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02:03, 28 August 2014 Thursday
Update: 11:25, 26 September 2012 Wednesday

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Turkish PM invites Iraq's Maliki to Ankara: report
Turkish PM invites Iraq's Maliki to Ankara: report

Agence France-Presse reported that an Iraqi official, speaking on condition of anonymity, said the Turkish prime minister "sent an official invitation” to Maliki a few days ago to visit Ankara.

World Bulletin / News Desk

As enmity grows between Turkey and Iraq over a wide range of issues, the Turkish prime minister has reportedly sent an official invitation to Ankara to his Iraqi counterpart in a bid to defuse the tension.

In a surprise move, Recep Tayyip Erdoğan invited Iraqi Prime Minister Nouri al-Maliki to Turkey to find solutions to halt the increasing animosity in relations between the two countries, which have deteriorated since the withdrawal of US troops at the end of the last year.

Turkey's hosting of Iraq's fugitive Vice President Tariq al-Hashemi, who was sentenced to death earlier this month in a terror trial on charges of running death squads, is the chief factor that has torn Ankara and Baghdad apart. Among other factors that deepened tensions between Turkey and Iraq is Turkish Foreign Minister Ahmet Davutoğlu's controversial visit to Kirkuk.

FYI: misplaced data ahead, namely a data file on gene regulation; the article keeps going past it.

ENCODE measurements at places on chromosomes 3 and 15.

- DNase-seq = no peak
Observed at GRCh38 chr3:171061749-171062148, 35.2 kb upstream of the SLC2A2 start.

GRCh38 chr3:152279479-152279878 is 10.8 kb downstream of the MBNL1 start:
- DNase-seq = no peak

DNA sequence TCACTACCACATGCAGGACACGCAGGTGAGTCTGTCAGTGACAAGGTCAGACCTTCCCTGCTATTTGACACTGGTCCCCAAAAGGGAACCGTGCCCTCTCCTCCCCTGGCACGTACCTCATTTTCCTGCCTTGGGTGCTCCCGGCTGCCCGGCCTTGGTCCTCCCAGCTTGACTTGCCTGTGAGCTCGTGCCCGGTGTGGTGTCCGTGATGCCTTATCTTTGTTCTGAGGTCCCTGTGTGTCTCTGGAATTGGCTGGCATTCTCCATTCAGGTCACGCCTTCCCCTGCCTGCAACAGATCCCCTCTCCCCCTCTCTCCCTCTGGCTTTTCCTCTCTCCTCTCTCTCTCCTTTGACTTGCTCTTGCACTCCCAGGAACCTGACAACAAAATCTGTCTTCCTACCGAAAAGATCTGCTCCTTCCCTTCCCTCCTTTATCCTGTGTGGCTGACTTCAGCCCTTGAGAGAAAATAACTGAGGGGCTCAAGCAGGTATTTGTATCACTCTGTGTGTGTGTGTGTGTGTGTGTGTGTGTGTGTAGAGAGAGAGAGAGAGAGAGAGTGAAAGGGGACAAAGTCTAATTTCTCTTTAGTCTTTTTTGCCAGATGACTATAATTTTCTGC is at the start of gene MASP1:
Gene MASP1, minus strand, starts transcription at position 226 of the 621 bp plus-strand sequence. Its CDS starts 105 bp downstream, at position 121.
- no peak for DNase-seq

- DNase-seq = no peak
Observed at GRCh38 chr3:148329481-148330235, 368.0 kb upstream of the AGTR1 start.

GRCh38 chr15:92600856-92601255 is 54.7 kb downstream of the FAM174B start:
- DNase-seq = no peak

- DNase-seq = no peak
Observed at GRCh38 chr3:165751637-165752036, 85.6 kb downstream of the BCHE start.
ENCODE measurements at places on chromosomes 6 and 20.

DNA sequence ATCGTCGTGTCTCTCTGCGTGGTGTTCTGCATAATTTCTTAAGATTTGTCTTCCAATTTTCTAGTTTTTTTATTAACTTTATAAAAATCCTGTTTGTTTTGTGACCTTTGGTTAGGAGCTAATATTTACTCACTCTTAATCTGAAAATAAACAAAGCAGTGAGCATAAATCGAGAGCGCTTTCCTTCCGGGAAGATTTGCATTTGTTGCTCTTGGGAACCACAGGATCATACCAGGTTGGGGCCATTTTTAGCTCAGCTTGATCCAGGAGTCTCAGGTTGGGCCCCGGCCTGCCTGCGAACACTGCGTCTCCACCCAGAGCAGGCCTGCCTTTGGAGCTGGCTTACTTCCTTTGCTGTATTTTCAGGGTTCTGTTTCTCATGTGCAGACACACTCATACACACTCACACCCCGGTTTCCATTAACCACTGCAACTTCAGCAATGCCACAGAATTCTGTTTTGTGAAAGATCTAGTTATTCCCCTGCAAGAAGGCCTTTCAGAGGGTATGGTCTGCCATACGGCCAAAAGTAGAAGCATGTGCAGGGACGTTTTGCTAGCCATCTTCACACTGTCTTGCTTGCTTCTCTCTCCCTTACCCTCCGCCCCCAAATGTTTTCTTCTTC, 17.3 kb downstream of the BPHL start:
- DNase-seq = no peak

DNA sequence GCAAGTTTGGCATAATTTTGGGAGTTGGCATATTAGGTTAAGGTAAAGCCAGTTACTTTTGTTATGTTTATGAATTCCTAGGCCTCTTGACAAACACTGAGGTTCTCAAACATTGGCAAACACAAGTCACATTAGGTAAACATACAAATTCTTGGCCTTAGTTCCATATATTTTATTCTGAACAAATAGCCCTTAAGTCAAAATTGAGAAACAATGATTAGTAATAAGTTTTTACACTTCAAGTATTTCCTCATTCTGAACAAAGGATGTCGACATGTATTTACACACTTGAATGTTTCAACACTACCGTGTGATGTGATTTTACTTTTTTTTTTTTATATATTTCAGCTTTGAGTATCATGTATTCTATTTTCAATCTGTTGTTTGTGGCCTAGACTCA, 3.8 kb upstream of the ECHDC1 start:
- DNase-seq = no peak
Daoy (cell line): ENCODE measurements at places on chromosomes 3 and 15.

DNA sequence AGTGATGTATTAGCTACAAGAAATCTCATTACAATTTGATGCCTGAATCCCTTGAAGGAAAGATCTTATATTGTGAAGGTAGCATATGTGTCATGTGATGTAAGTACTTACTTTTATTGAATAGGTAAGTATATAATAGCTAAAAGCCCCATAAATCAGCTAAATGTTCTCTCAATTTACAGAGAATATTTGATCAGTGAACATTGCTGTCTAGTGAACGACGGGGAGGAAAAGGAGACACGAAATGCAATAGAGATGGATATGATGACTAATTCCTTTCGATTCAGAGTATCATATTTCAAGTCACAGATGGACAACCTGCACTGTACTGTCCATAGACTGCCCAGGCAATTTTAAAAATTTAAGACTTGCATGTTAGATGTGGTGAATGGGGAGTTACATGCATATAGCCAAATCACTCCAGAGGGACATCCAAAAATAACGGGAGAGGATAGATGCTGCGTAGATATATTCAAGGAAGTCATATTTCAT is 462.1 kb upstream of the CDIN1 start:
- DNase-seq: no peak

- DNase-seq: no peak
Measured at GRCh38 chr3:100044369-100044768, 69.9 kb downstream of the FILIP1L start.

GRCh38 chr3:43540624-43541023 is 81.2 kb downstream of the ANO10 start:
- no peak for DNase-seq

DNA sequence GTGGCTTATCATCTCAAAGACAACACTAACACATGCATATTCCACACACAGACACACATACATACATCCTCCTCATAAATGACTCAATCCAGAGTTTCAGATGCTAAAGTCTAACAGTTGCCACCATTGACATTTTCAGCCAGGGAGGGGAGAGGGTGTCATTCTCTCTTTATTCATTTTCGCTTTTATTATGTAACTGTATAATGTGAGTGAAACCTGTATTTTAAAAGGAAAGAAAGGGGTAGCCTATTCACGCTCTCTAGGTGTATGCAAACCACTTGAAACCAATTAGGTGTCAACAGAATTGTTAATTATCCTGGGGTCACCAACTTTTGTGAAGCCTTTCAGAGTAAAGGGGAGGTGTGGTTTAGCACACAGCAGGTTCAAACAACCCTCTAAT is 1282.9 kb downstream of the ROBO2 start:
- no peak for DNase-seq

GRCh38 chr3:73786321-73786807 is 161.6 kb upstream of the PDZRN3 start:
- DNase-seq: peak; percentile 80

Last month, Iraq said Turkey had violated Iraqi sovereignty by sending the Turkish foreign minister without official permission by the central government to visit Kirkuk, a city at the heart of a dispute between Baghdad and the country's autonomous Kurdistan region.

Agence France-Presse reported that an Iraqi official, speaking on condition of anonymity, said the Turkish prime minister "sent an official invitation” to Maliki a few days ago to visit Ankara. "It is not certain whether he will accept," the official said.

Iraq is Turkey's second biggest export market after Germany, with trade volume reaching nearly $12 billion in 2011, a point Turkey's economy minister emphasized during a visit to northern Iraq early this year.

Maliki and Erdoğan have publicly traded insults several times this year as relations have soured.

Both prime ministers have engaged in tit-for-tat accusations over the past months. Erdoğan accused Maliki of amassing his power in Baghdad at expense of other political groups in the country. Erdoğan also several times blasted his counterpart for hounding political opponents and fomenting sectarian tension in the politically fragile country.

In return Maliki has vehemently criticized the Turkish prime minister for meddling in Iraq's internal affairs.

 



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